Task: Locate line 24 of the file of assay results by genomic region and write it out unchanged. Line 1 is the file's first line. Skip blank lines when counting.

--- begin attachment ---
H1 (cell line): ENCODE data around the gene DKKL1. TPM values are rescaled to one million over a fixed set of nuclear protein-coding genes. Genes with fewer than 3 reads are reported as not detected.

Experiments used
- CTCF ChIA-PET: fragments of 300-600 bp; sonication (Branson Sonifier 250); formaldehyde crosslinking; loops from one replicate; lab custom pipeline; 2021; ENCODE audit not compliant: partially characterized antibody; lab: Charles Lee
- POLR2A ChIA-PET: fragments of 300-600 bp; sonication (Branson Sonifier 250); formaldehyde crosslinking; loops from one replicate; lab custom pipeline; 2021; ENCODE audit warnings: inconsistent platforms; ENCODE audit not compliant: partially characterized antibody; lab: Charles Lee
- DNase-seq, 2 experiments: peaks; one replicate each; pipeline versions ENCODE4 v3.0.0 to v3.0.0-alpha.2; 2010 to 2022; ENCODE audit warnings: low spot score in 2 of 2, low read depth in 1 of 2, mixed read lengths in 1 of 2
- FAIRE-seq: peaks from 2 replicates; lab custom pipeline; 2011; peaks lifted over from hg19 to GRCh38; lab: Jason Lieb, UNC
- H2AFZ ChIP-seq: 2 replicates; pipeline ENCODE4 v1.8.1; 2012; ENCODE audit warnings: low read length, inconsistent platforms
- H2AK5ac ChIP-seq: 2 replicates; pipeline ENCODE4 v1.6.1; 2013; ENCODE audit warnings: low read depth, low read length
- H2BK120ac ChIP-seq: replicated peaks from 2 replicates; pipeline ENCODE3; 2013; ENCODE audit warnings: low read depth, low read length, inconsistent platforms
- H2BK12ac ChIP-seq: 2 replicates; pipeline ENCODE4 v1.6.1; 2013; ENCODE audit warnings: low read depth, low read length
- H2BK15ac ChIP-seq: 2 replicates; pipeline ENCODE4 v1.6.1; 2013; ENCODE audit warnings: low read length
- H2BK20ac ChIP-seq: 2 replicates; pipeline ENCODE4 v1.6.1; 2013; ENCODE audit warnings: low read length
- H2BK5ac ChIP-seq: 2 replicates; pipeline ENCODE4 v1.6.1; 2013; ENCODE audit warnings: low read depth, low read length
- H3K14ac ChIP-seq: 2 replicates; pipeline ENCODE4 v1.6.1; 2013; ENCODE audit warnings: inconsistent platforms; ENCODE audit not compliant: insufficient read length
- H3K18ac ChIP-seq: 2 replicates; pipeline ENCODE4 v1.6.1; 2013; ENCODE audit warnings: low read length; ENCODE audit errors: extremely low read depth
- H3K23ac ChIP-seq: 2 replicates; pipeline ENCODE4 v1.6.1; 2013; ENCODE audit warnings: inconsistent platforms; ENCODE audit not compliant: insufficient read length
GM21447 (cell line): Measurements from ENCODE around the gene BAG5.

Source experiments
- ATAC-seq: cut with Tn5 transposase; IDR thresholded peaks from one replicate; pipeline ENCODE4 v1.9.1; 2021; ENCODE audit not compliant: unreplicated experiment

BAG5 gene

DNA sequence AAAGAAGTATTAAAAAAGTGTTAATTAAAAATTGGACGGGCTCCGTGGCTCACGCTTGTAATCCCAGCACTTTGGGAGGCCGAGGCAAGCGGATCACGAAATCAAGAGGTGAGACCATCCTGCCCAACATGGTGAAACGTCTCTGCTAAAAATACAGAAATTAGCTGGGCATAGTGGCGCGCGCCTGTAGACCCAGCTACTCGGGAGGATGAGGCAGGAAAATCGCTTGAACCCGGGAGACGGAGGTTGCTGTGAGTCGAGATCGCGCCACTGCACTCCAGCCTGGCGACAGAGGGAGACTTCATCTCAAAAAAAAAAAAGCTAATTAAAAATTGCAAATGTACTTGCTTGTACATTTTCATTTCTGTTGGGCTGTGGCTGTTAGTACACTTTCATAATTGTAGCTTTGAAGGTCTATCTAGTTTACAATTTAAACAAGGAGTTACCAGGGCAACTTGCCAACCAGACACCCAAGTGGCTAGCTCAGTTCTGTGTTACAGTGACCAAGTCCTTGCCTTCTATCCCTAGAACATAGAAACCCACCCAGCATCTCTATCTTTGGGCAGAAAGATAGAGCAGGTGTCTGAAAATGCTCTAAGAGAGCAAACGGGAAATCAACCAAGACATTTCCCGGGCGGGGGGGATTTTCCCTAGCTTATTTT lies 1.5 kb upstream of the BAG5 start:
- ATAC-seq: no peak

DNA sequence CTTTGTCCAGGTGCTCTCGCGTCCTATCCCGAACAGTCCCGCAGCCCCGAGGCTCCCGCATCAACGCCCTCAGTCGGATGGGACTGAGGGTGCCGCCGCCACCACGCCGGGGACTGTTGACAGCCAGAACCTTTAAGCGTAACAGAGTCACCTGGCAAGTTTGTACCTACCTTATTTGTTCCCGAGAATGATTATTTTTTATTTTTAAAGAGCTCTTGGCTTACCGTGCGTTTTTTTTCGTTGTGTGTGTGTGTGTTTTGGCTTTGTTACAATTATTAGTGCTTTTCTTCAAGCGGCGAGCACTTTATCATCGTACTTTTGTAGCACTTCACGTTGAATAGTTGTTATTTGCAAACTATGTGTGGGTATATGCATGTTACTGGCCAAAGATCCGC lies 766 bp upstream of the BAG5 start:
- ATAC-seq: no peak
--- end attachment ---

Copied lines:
- ATAC-seq: no peak